Shared Mobility City Index


SMCI Shared Mobility City Index

A collaboration between movmi and Inov360.

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Rankings

Alpha Beta Gamma Tooltip

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Alpha, Beta, and Gamma cities are globally ranked based on their world connectivity through four advanced producer services: accountancy, advertising, banking/finance, and law.

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Shared Mobility City Index Introduction


 

Purpose

Launch a shared mobility program with valuable insight into your market. The SMCI™ is a tool which ranks European and North American cities based on a set of 5 index measures. This will give you the necessary in-depth understanding of where your program will be most successful.
By leveraging current census data, policies, and market research, this report allows you to anticipate prosperous opportunities and upcoming challenges. Learn how locals commute in a given city and understand who your competition will be. This report will fast-track you know where to launch your program and what to expect.

Your SMCI Report Includes:

  • Commute Patterns
  • Sustainability Plans
  • Current Shared Mobility Services
  • Parking Prices

Geographical Coverage

The SMCI covers two major continents that demonstrates increasing support for shared mobility services: North America and Europe. We provided explanations below as to how each of the cities were selected in the SMCI assessment.
North America: This index covers cities in Canada and the United States of America (U.S.) that have more than 100,000 inhabitants and have at least one shared mobility provider.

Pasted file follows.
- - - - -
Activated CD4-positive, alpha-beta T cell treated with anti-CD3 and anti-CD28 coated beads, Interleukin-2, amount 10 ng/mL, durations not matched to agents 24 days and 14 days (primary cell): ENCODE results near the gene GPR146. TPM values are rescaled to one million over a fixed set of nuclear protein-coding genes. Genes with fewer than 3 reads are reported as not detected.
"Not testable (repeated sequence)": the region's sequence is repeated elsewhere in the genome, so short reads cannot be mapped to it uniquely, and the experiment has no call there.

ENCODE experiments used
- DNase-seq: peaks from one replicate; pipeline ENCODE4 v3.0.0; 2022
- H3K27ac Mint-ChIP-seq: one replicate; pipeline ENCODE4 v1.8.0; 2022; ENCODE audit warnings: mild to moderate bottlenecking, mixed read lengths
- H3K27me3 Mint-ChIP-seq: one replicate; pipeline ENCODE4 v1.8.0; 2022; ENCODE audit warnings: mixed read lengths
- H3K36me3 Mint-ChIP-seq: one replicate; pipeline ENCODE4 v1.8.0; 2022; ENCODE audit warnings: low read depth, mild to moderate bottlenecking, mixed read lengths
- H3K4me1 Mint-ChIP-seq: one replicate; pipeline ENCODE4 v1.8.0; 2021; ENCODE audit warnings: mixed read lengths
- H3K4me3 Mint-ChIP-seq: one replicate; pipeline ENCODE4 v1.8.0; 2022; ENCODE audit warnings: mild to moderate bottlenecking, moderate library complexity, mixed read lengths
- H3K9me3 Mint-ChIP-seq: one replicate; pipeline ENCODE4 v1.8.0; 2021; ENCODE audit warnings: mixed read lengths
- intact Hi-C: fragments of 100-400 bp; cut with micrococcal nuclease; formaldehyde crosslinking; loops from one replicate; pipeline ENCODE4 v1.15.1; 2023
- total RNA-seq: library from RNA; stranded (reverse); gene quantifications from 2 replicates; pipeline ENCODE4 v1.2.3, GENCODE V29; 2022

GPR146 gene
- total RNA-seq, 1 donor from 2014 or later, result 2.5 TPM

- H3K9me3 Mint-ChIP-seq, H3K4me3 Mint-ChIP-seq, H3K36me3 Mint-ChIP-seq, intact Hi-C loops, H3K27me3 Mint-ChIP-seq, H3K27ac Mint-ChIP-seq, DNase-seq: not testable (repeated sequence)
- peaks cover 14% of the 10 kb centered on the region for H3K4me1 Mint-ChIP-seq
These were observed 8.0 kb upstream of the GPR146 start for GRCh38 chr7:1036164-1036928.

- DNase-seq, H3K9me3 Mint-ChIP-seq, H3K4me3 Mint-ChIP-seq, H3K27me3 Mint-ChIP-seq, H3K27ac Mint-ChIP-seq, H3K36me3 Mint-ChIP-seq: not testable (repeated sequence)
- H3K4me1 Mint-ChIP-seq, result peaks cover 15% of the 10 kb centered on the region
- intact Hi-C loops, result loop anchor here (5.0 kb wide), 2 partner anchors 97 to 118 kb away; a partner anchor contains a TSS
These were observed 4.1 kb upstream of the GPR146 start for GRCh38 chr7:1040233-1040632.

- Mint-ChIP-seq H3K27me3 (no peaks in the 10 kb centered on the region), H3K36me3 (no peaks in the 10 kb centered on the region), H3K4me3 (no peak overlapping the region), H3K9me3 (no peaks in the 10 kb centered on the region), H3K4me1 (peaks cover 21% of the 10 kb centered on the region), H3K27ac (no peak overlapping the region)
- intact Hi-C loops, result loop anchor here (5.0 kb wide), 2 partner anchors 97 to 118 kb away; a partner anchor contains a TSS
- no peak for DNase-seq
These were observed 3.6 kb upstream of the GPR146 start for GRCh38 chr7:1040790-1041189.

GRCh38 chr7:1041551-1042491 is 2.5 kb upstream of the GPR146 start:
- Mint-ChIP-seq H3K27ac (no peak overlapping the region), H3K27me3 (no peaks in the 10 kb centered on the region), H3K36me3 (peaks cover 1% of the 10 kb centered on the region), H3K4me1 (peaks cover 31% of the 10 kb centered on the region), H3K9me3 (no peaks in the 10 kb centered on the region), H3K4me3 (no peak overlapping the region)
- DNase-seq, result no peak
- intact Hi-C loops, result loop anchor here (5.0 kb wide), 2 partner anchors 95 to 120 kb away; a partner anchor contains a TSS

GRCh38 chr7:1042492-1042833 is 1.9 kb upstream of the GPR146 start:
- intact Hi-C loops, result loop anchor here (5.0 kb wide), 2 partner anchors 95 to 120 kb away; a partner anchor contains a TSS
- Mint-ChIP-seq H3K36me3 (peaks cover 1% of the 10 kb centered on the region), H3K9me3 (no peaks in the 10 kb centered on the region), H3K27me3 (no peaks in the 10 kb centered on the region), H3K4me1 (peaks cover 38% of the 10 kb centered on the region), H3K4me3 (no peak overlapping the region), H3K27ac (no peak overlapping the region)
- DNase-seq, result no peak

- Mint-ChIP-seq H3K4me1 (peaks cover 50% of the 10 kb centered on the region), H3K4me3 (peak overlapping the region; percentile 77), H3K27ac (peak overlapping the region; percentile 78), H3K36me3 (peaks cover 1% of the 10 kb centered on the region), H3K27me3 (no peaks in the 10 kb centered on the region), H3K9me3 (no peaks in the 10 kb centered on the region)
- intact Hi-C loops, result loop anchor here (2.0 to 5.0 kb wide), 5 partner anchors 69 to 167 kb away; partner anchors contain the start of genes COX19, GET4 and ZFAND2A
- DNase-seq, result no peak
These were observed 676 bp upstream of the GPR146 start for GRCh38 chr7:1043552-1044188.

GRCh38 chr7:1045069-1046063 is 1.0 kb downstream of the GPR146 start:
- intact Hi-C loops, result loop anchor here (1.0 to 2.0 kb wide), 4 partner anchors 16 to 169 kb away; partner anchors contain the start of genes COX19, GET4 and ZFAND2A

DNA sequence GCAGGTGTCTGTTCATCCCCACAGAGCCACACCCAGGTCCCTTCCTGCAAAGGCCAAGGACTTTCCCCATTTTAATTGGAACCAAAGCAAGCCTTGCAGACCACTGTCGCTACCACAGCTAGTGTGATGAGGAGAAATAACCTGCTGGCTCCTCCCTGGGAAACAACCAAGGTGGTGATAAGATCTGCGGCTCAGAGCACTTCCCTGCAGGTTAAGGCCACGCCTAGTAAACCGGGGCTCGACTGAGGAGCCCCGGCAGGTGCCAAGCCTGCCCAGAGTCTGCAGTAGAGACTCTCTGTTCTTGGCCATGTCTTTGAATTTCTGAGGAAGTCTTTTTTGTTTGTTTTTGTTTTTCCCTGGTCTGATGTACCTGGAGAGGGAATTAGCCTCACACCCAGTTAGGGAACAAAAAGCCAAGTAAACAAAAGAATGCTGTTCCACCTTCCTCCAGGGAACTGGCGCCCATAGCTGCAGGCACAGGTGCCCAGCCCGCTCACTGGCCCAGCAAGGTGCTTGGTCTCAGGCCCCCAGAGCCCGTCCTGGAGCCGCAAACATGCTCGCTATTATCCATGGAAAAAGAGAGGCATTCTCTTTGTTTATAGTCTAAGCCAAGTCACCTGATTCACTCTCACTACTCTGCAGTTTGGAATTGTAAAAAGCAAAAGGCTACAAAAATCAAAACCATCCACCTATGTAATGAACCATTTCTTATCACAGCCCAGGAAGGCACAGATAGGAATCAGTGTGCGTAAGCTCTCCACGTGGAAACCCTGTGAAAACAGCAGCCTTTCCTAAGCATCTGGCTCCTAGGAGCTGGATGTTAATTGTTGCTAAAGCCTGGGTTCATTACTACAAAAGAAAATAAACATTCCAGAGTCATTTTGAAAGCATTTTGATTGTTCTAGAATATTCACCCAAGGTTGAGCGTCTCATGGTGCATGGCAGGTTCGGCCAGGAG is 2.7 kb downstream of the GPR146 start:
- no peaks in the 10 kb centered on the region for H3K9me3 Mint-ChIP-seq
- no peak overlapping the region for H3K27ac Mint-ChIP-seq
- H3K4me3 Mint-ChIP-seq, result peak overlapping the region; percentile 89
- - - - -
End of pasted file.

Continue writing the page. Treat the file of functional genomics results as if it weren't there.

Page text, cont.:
Europe: The index covers major cities of Western European countries, in accordance with the Globalization and World Cities classification (GaWC) from the Loughborough University. In this selection, cities are assessed in terms of their advanced producer services (accountancy, advertising, banking/finance, and law), not only regarding their population. This objective ranking allows to select cities depending of their influence into the world city network. Future versions of this index will expand to other cities. If you would like to suggestion a city for inclusion, please contact us.

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Composition

The index is comprised of a number of composite indicators or index measures. These index measures summarize the environment of a given city as it relates to shared mobility.
More information about the index measures and the multiple indicators comprising each index measure are available under the Criteria tab.
Information about the process of choosing and combining the indicators is available under the Methodology tab.

Criteria

 

Purpose